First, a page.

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In embracing an Ebola victim, Barack Obama succeeded where Ronald Reagan failed

Roundup
tags: AIDS, Obama, Reagan, Ebola



Laura Helmuth is Slate's science and health editor.


Barack Obama displayed inspiring leadership on Friday. He also promoted public health, fought bigotry, and helped calm raging paranoia. His heroic act? He hugged somebody.

Nina Pham, the first person to be infected with Ebola within the United States, had just been declared disease-free and discharged from the National Institutes of Health. Obama is a rational, science-friendly guy, so he knew she wasn’t any danger to him. It didn’t take courage to hug her.

And yet, another modern president failed a similar test. Facing the greatest public health crisis of his administration, Ronald Reagan was not heroic. He was a dithering coward.

The hateful, homophobic, racist response to the AIDS crisis is one of the most shameful episodes in recent American history. Within a few years after the first AIDS cases were reported in 1981, scientists knew the disease was transmitted primarily by sex, blood transfusions, and shared needles.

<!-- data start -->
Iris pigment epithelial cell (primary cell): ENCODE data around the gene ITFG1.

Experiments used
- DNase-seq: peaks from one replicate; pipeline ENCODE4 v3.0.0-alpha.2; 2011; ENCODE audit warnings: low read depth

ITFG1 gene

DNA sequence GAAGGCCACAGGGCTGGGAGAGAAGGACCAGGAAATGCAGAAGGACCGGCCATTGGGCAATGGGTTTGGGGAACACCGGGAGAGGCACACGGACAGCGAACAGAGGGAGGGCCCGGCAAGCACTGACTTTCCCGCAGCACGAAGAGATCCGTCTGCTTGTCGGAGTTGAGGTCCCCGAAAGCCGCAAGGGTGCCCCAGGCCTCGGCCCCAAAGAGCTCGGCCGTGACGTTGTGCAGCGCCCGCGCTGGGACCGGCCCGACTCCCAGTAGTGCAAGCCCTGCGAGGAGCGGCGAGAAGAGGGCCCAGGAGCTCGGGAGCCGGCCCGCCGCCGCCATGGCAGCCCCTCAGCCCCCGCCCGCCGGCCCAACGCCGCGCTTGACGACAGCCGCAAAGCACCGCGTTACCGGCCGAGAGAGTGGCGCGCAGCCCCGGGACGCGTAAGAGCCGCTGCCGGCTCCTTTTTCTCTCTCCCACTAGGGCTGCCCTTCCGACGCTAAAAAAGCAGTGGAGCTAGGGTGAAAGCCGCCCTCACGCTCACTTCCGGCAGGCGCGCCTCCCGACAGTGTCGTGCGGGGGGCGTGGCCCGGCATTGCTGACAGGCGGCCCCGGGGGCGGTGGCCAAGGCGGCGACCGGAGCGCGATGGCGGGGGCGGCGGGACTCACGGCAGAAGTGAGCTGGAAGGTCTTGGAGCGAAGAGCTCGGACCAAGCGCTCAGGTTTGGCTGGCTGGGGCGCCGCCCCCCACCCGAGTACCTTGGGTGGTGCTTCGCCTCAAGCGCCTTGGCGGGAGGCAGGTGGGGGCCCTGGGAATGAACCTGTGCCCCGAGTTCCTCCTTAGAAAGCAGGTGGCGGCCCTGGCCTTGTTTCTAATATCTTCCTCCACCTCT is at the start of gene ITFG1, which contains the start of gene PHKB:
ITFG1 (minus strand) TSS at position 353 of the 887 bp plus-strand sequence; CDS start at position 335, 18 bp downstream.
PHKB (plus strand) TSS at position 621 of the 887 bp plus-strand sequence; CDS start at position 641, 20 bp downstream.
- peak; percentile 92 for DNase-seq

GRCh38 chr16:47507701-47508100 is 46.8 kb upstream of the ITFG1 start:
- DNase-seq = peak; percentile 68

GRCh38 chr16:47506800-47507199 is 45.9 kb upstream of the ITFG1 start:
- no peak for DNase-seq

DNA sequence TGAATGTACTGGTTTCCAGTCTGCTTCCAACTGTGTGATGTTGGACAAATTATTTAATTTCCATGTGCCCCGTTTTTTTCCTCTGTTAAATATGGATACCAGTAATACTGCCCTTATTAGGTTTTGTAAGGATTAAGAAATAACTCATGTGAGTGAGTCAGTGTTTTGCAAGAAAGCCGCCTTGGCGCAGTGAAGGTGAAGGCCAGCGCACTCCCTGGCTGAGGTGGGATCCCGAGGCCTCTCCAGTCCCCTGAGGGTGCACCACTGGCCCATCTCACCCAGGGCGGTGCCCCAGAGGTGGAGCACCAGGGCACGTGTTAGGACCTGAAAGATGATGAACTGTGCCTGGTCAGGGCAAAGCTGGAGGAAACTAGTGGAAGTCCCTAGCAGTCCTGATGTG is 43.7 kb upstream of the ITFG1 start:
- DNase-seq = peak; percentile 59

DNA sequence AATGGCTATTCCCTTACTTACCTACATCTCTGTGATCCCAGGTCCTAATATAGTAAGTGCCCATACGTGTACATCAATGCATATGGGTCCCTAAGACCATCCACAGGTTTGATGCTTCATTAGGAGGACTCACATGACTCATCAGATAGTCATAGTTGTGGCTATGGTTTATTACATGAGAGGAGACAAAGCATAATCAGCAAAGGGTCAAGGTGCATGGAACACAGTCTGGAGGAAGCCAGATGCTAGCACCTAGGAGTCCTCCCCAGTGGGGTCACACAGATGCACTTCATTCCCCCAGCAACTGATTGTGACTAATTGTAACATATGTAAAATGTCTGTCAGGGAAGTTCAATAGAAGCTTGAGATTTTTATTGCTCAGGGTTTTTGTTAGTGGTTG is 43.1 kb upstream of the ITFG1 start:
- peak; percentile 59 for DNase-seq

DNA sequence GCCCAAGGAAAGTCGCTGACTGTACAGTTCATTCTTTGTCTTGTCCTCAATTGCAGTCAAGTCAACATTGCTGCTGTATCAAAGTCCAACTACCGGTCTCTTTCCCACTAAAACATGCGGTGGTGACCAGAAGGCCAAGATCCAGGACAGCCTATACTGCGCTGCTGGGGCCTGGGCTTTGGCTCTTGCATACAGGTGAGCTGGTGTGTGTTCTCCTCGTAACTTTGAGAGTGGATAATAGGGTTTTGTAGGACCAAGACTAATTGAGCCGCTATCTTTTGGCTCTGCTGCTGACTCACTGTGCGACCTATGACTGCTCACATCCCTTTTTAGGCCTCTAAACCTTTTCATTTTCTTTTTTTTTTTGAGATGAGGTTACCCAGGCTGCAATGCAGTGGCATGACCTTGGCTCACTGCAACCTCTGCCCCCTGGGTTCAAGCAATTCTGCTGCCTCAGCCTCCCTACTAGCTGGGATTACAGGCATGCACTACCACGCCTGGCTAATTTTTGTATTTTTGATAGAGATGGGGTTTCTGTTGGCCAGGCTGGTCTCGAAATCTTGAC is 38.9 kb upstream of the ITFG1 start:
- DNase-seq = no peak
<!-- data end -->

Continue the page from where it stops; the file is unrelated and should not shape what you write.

That knowledge didn’t stop the prejudice and fear mongering. HIV-positive people were fired from their jobs, forbidden from entering the country, kicked out of the military. Jerry Falwell claimed AIDS was “God’s punishment not just for homosexuals” but for a “society that tolerates homosexuals.” William F. Buckley Jr. wrote in a widely syndicated column that people diagnosed with AIDS should have that fact tattooed on their buttocks. Schools refused to enroll children with HIV. When a judge ordered a Florida school to admit young brothers Ricky, Randy, and Robert Ray, their neighbors burned their house down...

Read entire article at Slate


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